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Why Being Told to 'Think Positively' About My Illness Feels Like a Betrayal

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Nothing puts me more on edge than when people tell me I need to think positively, more specifically that I need to think positively about my illness. When someone tells me this phrase, I want to tell them that they should think before they speak. Does thinking positively help? Sure. But who can do that 24/7 in the face of being sick everyday? How can you expect that all the time? Why is that the go-to solution? Plus their positive and mine are very different.

Them: You will be cured.

Me: I will get out of bed. I will not throw up. I will get through the day in one piece.

I don’t know if that phrase is the only thing people can think of when there’s nothing else to say or people think I want to hear it. It’s not what I want to hear. I want to scream when people say it to me. I hate asking loved ones to not say that to me. They always have wide eyes and guilty body language. I can barely look at them. It kills me when I ask, but it kills me more to hear it all the time. It’s a wound that constantly gets ripped open.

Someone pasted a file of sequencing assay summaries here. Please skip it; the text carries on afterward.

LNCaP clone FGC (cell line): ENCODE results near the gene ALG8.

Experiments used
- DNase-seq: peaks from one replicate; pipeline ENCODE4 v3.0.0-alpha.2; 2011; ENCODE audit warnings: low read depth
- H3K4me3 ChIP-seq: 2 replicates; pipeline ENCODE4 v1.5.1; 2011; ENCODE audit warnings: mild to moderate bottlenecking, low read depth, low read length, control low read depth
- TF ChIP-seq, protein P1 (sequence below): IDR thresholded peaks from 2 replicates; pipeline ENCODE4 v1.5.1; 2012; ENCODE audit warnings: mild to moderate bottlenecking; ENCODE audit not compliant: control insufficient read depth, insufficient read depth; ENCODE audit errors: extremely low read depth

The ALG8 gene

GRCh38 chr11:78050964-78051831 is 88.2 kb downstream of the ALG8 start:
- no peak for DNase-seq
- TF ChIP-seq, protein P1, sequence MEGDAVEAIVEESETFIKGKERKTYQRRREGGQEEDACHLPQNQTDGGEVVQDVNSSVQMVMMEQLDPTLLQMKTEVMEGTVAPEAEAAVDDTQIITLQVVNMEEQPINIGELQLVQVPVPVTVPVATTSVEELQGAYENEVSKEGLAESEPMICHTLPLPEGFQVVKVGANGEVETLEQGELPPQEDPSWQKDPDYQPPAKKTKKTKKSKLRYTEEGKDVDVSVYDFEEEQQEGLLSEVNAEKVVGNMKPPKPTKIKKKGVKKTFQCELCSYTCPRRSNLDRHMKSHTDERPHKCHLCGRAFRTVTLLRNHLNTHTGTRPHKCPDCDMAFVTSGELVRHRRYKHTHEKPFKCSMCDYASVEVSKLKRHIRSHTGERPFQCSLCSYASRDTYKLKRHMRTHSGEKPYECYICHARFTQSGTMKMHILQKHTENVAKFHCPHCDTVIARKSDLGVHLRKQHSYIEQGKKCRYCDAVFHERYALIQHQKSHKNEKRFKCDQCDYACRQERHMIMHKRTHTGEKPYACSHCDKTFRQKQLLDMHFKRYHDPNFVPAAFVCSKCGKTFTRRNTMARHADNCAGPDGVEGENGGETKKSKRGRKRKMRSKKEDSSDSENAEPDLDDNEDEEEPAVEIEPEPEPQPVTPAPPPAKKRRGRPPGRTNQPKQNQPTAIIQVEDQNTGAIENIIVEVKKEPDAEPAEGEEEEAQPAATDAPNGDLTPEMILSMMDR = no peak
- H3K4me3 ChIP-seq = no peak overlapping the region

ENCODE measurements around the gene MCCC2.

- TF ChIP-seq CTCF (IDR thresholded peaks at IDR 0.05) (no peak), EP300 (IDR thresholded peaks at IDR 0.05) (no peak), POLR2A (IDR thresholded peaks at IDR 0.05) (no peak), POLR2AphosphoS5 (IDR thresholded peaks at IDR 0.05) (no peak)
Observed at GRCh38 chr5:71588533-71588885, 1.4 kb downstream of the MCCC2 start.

When my specialist, who has seen me for six years, looked at my mother and I and said, “You can’t let this stop you from living. You have to think positive and keep going. Don’t let it hold you back,” I had hot tears of shame in my eyes. It felt like a betrayal. This person knows what I’ve done, seen what I go through, knows how hard I try and yet, that stranger’s phrase escaped his lip.

When people tell me to think positive I take it as blaming. Like I’m not trying hard enough, that I’m not doing enough, that I want this to happen. Somehow it feels like even my own thoughts are betraying me like my body is. It’s even worse with good intentions. I can’t get mad when someone is genuinely trying to help, trying to lift me up. I appreciate the gesture but wish for a different phrase. I know it’s probably my own sensitivity, but knowing that doesn’t stop my cheeks from turning red or my teeth from clenching.

I think the problem with positive thinking is that people think it’s the end-all be-all solution. They don’t understand that just thinking positively isn’t going to help me. People may mean well, but this phrase has been warped in my mind from hearing it everywhere I go. It’s generic yet points to me like a disappointed parent. It’s surface but sinks into my very bones. I smile but it scars me.

Originally published: August 8, 2016
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